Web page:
Before having my daughter, I always vowed that I would never become the woman that completely lost herself to motherhood because I knew many women that this had happened to and how it affected them. Despite my strong resolve, it DID happen to me and it happened in less time than it took to grow the baby! After experiencing it myself, I now understood how easy it was to become the all-sacrificing (and complaining), mom. Most days as a mom are spent feeling inadequate because you can barely keep up with everything that needs to get done in a day and the idea of self-care just seems frivolous. That being said, as hard as it is, now that I am a mom, I understand more than ever how important and vital self-care is to a mother’s well being but with so much to do and only 24 hours in a day, where do you even find time to do anything for yourself?
Self-care starts with the necessities like showering, eating and sleeping (as I type this, it sounds absolutely insane to me that one could get to a point where they don’t get to perform basic human functions!) The basics are hard to get to, especially in those early days and, often, if you have an hour or two where the baby is sleeping, you have to choose between showering, eating OR sleeping. My recommendation in those early days is to completely forget about self-care and just focus on survival. When you get those extra minutes, do whatever your body needs most. As the baby gets older and your days get a little more predictable and the baby is sleeping longer stretches, meaning that you’re sleeping longer stretches and finding yourself less zombie-like, you may find yourself able to squeeze in those necessities more often. Which means now you can focus on the fun stuff! Those non-essential activities that are basically all the things we loved to do before becoming mothers like going to the movies, exercising, shopping or whatever it is that you enjoyed doing in your free time. The issue that most moms have though is that “free time” goes from being an actual thing to a fantasy concept.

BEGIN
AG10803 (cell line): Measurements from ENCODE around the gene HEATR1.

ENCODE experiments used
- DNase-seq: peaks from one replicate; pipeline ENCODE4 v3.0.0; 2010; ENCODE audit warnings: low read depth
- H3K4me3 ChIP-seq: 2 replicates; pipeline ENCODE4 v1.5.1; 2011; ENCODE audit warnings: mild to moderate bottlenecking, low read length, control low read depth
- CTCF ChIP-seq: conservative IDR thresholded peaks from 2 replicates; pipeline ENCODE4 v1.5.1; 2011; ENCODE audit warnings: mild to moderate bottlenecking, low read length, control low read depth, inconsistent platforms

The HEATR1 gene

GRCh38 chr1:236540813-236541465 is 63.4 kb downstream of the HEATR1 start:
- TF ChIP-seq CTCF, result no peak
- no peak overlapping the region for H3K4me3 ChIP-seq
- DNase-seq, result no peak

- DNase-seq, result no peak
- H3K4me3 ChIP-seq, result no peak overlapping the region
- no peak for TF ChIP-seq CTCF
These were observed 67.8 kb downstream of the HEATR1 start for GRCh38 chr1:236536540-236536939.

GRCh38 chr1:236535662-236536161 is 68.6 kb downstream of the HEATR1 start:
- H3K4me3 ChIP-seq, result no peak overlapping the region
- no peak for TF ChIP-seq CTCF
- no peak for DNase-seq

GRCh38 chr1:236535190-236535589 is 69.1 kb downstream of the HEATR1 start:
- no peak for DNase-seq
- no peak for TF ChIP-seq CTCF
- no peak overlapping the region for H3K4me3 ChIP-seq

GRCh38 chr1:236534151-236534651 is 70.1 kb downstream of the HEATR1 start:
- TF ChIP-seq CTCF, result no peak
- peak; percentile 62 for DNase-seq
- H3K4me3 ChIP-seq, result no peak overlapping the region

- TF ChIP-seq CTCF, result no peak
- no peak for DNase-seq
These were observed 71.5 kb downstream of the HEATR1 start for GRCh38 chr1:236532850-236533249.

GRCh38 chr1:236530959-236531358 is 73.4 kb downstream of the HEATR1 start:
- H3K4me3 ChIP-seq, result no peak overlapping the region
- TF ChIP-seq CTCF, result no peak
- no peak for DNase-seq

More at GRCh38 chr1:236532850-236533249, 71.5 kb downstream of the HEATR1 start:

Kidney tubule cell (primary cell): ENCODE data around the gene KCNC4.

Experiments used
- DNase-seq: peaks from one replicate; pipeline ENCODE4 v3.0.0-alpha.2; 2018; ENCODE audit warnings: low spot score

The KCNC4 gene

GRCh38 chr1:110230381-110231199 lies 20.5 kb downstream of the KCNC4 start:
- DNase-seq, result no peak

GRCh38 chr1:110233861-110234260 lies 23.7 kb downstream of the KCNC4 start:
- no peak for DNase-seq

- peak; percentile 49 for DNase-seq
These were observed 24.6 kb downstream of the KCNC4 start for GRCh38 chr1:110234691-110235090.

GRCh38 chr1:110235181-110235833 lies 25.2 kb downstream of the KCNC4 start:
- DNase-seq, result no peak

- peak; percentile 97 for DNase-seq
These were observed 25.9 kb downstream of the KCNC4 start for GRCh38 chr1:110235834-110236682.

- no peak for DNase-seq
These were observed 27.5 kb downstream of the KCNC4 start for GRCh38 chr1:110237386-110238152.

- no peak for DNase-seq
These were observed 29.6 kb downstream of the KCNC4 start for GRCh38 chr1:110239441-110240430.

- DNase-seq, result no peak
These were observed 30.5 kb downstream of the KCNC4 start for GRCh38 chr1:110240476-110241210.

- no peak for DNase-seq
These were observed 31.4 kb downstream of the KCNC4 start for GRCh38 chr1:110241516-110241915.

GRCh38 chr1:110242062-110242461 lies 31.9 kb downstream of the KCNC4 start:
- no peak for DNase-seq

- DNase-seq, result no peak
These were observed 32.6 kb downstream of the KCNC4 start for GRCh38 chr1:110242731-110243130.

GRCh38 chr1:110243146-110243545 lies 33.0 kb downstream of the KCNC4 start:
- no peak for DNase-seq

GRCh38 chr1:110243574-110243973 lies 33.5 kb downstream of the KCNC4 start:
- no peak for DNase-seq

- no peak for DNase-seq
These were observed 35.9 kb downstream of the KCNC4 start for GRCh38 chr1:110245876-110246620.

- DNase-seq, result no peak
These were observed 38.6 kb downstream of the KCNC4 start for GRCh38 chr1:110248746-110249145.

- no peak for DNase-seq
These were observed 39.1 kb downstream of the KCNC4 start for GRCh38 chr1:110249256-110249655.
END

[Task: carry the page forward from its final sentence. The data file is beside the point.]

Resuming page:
I’m still struggling with finding time for myself and I truly believe that as mothers, we will ALWAYS struggle with it, but I have gotten better at it and I’ll share some of the things I’ve implemented. 1) Everything doesn’t have to be perfect. If I decide to treat myself to lunch or a movie and as a result, I don’t have time to do the laundry, it’s not the end of the world. More times than not, it just means that Sydney has to go without a bib or wear a pair of pants and a onesie to bed instead of pajamas. 2) You can do it all by yourself…but do you really want to? If you’re not a single mom, you’re not in this alone. If you are a single mom, use your community to the best of your ability. Delegate responsibilities and ask for help as much as you can, which will free up time for you. There’s no shame in asking for help. It doesn’t make you any less of a woman or any less of a mom. Use your team, whether it is your partner, your family or friends. It will only make your family unit run better. The only thing you’ll get from trying to do it all on your own is burnout. 3) Accept your new reality and retrain your brain! If you enjoy reading, you probably used to enjoy getting lost in a book for hours, if you were a couch potato, maybe you enjoyed binging on Netflix. Well, guess what…those days are over…but that doesn’t mean you have to give up the things you love. Instead of reading for hours on end, try to sneak in a few pages whenever you can. I fold laundry and as I’m putting it in its designated places, I have my phone in hand with a book open on my kindle. It may take me a month now to read a book that it previously took a week to read but that’s my new reality. I still get to do something I love, just in smaller doses. If you’re the Netflixer, the pause button exists for a reason. There are many days that I’ve watched an episode of “The Handmaid’s Tale” in three twenty minute segments. I call it mini binging. If you were a person who was an exercise buff, try trading in those hour-long workouts for an extremely efficient 20 to 30-minute workout.
If you manage to take all of these tips and find time to do something for yourself, there’s one last obstacle that you’ll have to overcome…mom guilt. As moms, we pretty much feel guilty about EVERYTHING, including prioritizing our needs but not prioritizing our needs leads to feeling worn-out and resentful. When I’m feeling worn-out, instead of having a truly fun time playing with Sydney, I’m counting down the time until naptime or bedtime and instead of enjoying doing things for my family, I’m just going through the motions. I am a better wife and a better mom when I’m happy and I’m happy when I’m doing things that I like to do. Whenever I get a twinge of mom guilt I remind myself of this. As moms, we are the glue that holds our families together and our family thrives when we thrive.